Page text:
"The First Men called us The Children, but we were born long before them." The line that gives the Season Four finale of Game of Thrones its title comes from my least favorite storyline in all of George R.R. Martin's sprawling epic (which we will get to in due course). But, nestled as it is in this episode, something about that image also strikes me as terrifically resonant, and terribly sad. These people are called "children," but they are not: they are old, older than we would think by looking at them, older than we can possibly know. Continue reading
Back in Two Weeks
Just a quick announcement that The Unaffiliated Critic is officially on vacation until after the July 4th weekend. To those of you have been waiting—breathlessly, no doubt!—for my write-ups on the final two episodes of Game of Thrones and Orphan Black, I sincerely apologize: I've been trying to catch up, but unanticipated delays, personal matters, and the obligations of my real job have made it all but impossible. Now we've run into my actual vacation, which I've been planning (and needing) for some time, so I'm regretfully admitting that nothing new is getting posted until I get back. Continue reading
Because this is how movie geeks do this...
Tonight my partner N. (known in these parts as The Unenthusiastic Critic) and I celebrated our nine-year anniversary as a couple, and it seemed as good a time as any to take care of some unfinished business. Being a tremendous movie geek, I decided to do this in a montage…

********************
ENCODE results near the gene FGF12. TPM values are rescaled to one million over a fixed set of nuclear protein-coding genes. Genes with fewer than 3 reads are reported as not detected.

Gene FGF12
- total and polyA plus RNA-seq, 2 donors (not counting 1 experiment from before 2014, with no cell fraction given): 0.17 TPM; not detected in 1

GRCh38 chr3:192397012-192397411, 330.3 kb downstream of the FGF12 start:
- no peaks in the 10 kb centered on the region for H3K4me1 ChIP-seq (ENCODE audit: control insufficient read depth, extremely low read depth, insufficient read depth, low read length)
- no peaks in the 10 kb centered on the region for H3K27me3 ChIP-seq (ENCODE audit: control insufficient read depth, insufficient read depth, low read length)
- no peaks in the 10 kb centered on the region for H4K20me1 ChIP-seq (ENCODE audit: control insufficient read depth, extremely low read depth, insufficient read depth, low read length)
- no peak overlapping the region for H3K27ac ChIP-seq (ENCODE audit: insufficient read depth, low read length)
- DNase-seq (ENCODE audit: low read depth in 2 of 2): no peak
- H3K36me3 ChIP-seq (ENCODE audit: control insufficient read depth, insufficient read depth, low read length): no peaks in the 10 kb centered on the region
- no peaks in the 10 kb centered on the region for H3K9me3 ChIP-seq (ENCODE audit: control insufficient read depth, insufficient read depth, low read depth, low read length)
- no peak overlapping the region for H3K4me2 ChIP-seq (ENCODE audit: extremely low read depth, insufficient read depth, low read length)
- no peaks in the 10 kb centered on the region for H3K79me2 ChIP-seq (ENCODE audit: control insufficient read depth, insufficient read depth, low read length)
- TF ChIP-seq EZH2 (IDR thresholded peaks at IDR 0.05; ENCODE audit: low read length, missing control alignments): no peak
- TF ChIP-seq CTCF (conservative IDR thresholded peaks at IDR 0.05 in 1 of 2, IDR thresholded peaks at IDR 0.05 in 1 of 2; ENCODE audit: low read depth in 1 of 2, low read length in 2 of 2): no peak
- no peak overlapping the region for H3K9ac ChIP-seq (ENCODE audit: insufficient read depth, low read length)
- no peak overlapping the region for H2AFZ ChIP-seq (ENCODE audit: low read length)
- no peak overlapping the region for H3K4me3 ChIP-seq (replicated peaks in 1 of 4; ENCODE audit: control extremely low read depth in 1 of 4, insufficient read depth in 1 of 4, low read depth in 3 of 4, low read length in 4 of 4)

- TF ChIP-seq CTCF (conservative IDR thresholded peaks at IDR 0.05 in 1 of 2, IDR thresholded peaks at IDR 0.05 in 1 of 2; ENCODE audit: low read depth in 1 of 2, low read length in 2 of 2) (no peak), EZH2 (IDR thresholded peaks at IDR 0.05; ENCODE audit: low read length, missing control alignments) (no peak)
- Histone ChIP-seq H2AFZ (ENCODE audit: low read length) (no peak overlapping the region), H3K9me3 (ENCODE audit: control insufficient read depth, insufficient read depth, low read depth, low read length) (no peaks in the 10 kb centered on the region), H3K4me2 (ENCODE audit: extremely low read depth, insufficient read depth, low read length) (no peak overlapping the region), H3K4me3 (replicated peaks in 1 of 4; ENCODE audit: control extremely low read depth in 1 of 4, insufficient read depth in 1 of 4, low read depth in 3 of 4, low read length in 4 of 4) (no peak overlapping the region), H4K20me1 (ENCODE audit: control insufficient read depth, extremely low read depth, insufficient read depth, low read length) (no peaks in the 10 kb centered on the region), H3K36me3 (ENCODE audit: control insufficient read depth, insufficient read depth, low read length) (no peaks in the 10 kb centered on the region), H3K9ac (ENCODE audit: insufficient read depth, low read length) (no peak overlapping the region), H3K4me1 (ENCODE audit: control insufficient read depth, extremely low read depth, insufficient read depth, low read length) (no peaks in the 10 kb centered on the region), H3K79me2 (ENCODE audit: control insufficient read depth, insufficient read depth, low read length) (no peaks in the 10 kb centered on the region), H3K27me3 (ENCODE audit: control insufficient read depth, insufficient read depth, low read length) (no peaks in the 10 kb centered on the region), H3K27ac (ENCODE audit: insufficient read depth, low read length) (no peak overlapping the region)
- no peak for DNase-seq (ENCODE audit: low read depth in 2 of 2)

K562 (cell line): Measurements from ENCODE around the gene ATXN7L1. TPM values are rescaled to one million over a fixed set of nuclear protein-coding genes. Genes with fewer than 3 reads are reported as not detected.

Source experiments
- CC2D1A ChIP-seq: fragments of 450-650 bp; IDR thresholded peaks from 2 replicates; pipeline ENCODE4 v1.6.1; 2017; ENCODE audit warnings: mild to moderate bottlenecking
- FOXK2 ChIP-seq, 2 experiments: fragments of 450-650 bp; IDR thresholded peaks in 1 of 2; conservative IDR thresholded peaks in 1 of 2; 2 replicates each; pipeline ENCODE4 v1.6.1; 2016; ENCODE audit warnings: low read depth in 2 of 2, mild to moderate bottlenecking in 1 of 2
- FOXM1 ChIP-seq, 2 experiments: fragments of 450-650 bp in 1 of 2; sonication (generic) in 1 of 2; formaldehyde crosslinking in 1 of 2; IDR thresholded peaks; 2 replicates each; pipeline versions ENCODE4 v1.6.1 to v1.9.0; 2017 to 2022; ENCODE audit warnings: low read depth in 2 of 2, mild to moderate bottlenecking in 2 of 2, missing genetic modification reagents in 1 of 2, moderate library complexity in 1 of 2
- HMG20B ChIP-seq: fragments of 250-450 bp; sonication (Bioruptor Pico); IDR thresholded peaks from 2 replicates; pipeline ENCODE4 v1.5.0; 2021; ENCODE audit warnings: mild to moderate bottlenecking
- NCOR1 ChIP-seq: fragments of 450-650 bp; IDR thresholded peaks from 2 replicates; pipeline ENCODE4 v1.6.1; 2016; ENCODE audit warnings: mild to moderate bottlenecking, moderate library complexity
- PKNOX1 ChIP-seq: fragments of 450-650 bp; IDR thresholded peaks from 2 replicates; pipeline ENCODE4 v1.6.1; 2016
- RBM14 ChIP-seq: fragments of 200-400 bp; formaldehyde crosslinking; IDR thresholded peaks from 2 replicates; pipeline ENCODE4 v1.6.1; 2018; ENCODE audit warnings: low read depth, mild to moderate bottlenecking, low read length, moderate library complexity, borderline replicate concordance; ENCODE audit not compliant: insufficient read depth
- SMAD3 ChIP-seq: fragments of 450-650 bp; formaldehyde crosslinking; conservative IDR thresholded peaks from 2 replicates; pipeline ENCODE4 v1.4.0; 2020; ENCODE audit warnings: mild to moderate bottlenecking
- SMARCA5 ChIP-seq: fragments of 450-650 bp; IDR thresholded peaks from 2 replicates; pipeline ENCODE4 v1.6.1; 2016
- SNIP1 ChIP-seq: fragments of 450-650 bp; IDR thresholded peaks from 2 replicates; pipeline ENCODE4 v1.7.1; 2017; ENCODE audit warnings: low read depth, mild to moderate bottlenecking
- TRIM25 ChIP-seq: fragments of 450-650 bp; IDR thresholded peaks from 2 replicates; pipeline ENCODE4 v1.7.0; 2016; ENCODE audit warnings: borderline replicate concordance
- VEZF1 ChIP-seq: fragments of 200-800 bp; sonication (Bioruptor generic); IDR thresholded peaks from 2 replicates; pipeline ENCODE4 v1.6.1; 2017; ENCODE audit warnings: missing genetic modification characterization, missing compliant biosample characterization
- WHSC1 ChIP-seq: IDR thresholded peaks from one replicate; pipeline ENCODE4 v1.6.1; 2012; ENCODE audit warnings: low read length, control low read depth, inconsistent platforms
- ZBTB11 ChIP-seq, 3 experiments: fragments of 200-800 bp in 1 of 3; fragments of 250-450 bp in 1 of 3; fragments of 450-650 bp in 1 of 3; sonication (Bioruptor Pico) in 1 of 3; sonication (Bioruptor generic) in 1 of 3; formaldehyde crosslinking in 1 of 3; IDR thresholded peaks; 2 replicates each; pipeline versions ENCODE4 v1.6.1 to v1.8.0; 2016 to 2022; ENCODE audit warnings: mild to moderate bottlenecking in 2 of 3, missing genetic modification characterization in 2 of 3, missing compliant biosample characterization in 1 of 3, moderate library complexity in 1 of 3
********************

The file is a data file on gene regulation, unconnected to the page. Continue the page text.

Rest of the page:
(Inexplicably, she said yes, but she was pretty drunk at the time, so we'll see if that lasts.)
Variable and Full of Perturbation
Last week I posted my longest review of an Orphan Black episode so far, and this week's will be my shortest. Some unavoidable travel forced me to more or less take the week off from my extracurricular blogging, and I don't want to fall another week behind trying to catch up. So this will really be just a placeholder where a proper review should be. Let us all enjoy the break from my long-winded over-analysis, shall we? Continue reading
The Mountain and the Viper
The tricky thing about the whole concept of a "trial-by-combat" is that it presupposes the existence—and willful intervention—of a just god. That, to me, is a big leap of faith. I could be as innocent as a newborn baby, but if you put me in a ring with The Mountain (Hafþór Júlíus Björnsson) I'm going to have about as much chance of winning as a newborn baby would. Unless "the gods" see fit to strike Gregor Clegane down with a thunderbolt—or, more likely, a laughter-induced choking fit—that trial is going to end in a guilty verdict, whether I'm innocent or not. Continue reading
Knowledge of Causes, and Secret Motions of Things
I began my reviews of Orphan Black saying that I wasn't quite sure whether the show had an overall theme or agenda, which now seems painfully obtuse. I don't think this was entirely my fault, however: the show's first season built a strong foundation for the series, but there was so much groundwork to lay, and so many complex plotlines to set in motion, and so many thought-provoking ideas to introduce, that it was hard to predict where exactly the show's thematic center might lay.
By now, however, Season Two has made it much more clear what this show is really about: it's about misogyny.